Lot of great discussion of modern worship music, the depth of lyrics vs. what AI can do, practical uses of AI in songwriting, and more. This is a solid video.
Hallucinating artificial intelligence can tank a court case by creating fake case citations that leave the lawyers open to sanctions or the proceeding itself vulnerable to being overturned, a former litigator said.
Last month, a judge handed down a $5,000 penalty on a law firm representing Colombian airline Avianca Inc., which used ChatGPT to write its legal brief, but the AI included fabricated judicial decisions.
A similar case happened in South Africa, and the judge and magistrate overseeing the cases ripped the law firms in their decisions.
“There is potential harm to the reputation of judges and courts whose names are falsely invoked as authors of the bogus opinions and to the reputation of a party attributed with fictional conduct,” the judge presiding over the Avianca case wrote. “It promotes cynicism about the legal profession and the American judicial system.”
When I was in high school, Internet-powered translation services were just starting to come about. Write up a paper in English, drop it in, select French, and bang goes the donkey. Of course anyone that knew French could tell that the paper wasn’t written in French because of all the obvious mishaps. If you know you know.
It’s much the same now. Relying on AI to do your job requires you then to spend equal amount of time checking over all the work AI did because it’s really super confident that it did the job right. Sometimes you have to be a level or two over your skills to catch the mistakes it made.
This is just one of many reasons I don’t use AI tools for coding yet. They aren’t ready. I’m not sure when they will be ready.
You never asked this question. Guaranteed. What if Elvis sung Baby Got Back?
There were eras in which the work of Christian poets was respected and even lauded. But that was then and this is now. While we still value poetry in the form of songs, most of us pay scant attention to reading or writing poetry. There could be any number of explanations for this, though I am inclined to blame the decline of formal verse (i.e. defined forms of poetry) and the rise of free verse (i.e. neglecting rhyme and meter), much of which is enough to cause the best of us to give up on poetry altogether.
Tim Challies, Poetry of Redemption
I have been trying to will myself back into poetry. I used to consume a lot of poetry. Pretty sure I lost it in my tumultuous twenties. The quote above started my Sunday with lament and awareness that it wasn’t just me seeing poetry’s decline.
And then I read this morning that the rising AIs cannot write poetry. Or do basic arithmatic, which is unsurprisingly interlinked with poetry.
So I decided to try a nonce form and asked ChatGPT to produce a poem with a particular number of stanzas and a set number of stanzas per line. Over and over, it would write a few stanzas with the correct number of lines and then veer off towards the end and produce a much longer stanza. Like it lost count.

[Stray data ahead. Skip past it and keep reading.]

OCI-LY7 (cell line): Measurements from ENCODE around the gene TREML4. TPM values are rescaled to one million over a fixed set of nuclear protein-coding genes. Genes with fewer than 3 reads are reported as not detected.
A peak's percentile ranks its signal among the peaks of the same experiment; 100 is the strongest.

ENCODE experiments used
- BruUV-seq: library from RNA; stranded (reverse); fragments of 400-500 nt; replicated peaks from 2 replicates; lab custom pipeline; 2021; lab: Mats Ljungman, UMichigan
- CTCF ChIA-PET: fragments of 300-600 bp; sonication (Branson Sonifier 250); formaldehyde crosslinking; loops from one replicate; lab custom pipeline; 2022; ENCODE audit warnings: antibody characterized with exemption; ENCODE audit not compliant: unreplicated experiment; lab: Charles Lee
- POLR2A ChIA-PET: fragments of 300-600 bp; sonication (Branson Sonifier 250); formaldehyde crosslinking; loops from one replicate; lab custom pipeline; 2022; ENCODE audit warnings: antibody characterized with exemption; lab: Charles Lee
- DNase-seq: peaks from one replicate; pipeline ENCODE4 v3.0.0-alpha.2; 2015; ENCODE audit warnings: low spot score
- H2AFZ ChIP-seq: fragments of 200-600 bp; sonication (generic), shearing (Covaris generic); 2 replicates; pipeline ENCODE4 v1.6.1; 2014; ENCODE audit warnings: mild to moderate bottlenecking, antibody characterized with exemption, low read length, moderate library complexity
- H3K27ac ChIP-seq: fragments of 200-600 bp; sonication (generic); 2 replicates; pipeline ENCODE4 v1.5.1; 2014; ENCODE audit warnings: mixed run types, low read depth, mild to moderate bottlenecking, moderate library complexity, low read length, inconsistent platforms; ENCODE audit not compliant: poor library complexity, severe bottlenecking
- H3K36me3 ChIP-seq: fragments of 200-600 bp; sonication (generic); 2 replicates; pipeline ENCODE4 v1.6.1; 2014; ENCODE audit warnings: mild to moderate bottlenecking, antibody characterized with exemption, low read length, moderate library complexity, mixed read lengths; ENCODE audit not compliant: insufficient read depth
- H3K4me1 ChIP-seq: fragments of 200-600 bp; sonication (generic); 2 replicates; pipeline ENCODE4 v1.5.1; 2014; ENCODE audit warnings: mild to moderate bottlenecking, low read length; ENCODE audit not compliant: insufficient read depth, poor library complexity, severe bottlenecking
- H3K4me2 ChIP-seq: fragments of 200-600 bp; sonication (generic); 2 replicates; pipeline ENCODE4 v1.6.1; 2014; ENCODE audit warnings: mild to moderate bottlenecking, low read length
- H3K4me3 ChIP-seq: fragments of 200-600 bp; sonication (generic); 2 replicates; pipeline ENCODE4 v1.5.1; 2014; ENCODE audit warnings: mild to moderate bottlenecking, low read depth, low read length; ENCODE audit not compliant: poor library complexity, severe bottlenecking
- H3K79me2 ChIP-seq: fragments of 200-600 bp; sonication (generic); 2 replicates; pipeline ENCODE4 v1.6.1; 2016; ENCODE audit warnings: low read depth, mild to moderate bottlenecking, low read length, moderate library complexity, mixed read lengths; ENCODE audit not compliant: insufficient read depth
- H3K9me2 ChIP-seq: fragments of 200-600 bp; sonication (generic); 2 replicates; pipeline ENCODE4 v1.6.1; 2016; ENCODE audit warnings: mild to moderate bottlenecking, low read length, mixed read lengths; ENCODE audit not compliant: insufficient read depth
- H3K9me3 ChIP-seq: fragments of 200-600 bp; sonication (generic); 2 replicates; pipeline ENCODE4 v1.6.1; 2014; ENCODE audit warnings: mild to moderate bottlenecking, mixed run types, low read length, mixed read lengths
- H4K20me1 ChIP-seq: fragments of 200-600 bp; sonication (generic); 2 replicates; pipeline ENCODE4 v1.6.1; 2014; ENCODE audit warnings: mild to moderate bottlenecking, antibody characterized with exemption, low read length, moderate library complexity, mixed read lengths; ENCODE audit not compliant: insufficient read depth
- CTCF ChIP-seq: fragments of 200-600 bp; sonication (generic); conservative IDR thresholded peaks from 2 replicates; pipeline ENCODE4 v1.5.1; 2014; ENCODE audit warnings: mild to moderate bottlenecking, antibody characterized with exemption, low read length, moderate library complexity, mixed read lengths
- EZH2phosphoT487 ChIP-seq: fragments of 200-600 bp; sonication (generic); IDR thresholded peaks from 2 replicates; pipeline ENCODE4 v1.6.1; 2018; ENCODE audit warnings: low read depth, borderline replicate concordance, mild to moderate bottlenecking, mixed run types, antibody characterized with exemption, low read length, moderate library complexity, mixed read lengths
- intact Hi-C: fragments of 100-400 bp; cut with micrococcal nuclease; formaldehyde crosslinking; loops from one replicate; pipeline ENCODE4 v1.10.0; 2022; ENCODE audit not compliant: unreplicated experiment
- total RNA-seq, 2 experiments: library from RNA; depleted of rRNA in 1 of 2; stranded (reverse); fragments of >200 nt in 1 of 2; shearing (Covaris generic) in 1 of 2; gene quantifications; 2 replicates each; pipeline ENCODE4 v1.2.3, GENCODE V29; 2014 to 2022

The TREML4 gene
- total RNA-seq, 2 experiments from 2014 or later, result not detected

The danged robot couldn’t count.
AK Krajewska, Robot without rhyme or rhythm
Some very interesting points follow in the article— which you really should read.
Ted Chiang explained that when large language models (LLMs) are trained, they don’t actually assimilate the underlying principles. Instead, they produce the statistically likely next thing.
These LLMs does actually understand, as they cannot. Well, they can understand, but not truly. Because English doesn’t give us multiple words for understand. In Christian circles, we oft separate head and heart knowledge. These AIs have head knowledge but no heart.
More than that, formal verse is an exercise in applying principles you’ve understood. ChatGPT could produce a statistically likely definition of a sestina based on all the examples of sestina definitions it had come across in its training. To produce a sestina, it would have to have assimilated the principles.
There’s one more reason why LLMs can’t write formal verse, and this one is a little more obvious, though still, I think, worth mentioning. LLMs are trained exclusively on written text. They do not have the sound of words in their training, as far as I know.
Formal verse with meter and rhyme relies on the sound of the words. While you can guess what words are statistically likely to rhyme based on their spelling, it’s only saying them out loud that lets you know if you’ve succeeded.
Our language is far more complex than letters combined. Pronunciation is key to writing poetry. Manipulation of pronunciation too.
I wonder what other effects LLMs will have on literature. Might formal verse in English, which has fallen out of favor since the early 20th century, make a comeback as a prestige form, edging out free verse?
And there was the full circle to Tim Challies. Tim noted that the last hundred years have seen a dearth of poetry. But now it may be what separates us from the AI.
Finally, I wonder if, given that LLMs can produce polished but contentless prose corporate speak, will poetry make a comeback as the form for signaling sincerity? Could you imagine getting a notice of layoffs from your very humane VP in the form of sonnet? I’m not sure it would be a better world but it would be interesting.
It begin nearly a year ago when we entered the IBM Watson Mobile App Developer Challenge with a unique concept: a toy that could learn and grow with a child. Winners of the challenge would receive access to IBM Watson — IBM’s powerful cognitive supercomputer - which is one of the elements necessary to create a truly transformational toy.
Yes, David, Teddy has arrived. Just what we need, a dinosaur with access to IBM’s “powerful cognitive supercomputer” in every home teaching our children to submit to their no-longer-extinct overlords. Cool concept, but I will not be buying one.